Watching trial. Defense and prosecution are arguing whether the State’s pixel-added though interpolation alters the image evidence. Specifically, defense is concerned about added/changed colors.
Valid argument. Personally, I think enhanced/interpolated images should only be as an investigative tool, to find evidence. It should not be used as evidence at trial.
But in this case,, I wish someone were knowledgeable to ask for comparative histograms from the original and interpolated images. That would show any significant change in tonal distribution.
ADDED: BTW, the State’s imagery dude just admitted that he used frame averaging to CREATE a new, never before existent image to introduce as trial evidence.
I repeat: Investigative tool, not evidence.
Explanation: Take five sequential old-fashioned projector slides from high speed film. Instead of looking at them one at a time, stack them together. You now get a conglomerate blob of some object. Now let your computer average pixels; add some, subtract some. You might get a better picture of an apple that was there, or you might get an apple that was never there before. The picture is not real.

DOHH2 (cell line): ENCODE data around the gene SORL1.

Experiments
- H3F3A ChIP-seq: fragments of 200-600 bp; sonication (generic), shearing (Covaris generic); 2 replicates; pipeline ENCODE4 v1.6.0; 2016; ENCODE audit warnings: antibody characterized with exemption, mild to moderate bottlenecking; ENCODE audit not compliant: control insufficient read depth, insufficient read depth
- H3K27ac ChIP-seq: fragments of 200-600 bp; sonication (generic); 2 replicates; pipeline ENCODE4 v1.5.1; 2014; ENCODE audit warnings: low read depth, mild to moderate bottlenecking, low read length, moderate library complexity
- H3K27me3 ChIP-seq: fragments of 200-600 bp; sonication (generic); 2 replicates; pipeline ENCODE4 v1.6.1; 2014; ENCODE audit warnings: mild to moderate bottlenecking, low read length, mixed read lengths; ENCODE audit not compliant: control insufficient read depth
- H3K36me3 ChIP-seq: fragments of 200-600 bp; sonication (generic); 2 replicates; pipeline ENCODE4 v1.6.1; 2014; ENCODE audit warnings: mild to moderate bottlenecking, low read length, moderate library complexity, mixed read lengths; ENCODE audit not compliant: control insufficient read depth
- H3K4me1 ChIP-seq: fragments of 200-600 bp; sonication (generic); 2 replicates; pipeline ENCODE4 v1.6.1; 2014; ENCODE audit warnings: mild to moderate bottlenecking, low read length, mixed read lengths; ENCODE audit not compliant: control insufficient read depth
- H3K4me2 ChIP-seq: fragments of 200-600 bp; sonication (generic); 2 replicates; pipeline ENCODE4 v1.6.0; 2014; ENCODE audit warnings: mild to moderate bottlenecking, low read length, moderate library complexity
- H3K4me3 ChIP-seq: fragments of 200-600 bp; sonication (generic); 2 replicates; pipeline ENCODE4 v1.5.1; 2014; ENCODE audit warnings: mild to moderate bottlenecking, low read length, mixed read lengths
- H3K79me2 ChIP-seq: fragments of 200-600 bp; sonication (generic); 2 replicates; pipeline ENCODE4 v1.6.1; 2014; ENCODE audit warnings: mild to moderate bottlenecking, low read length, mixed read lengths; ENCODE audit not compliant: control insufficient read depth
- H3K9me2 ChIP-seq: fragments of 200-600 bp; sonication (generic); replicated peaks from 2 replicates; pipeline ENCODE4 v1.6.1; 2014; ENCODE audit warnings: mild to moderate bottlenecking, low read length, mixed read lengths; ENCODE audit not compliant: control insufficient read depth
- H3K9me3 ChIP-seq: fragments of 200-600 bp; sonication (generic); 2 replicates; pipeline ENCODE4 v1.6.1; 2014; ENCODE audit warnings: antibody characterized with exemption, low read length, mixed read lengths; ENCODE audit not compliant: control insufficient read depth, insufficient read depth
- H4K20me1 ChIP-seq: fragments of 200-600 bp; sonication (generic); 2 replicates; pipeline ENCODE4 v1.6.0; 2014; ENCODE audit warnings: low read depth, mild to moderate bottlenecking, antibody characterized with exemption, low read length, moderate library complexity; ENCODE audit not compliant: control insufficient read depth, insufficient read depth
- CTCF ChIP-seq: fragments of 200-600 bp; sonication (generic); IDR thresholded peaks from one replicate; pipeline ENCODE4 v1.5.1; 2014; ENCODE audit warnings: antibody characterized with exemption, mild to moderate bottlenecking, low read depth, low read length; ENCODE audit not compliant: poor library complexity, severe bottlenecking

If you’re doing art, fine.
If you’re helping a detective figure out if he should look for evidence of an apple (or gun) on the scene, fine.
If you take it into court and tell the judge and jury that it is an apple (or gun), YOU FALSIFIED EVIDENCE. Do not pass go. Go directly to jail.
|If you found this post useful, please consider dropping something in my tip jar. I could really use the money, what with new cell phone, ISP bills, SSL certificate, and general life expenses.Click here to donate via PayPal.|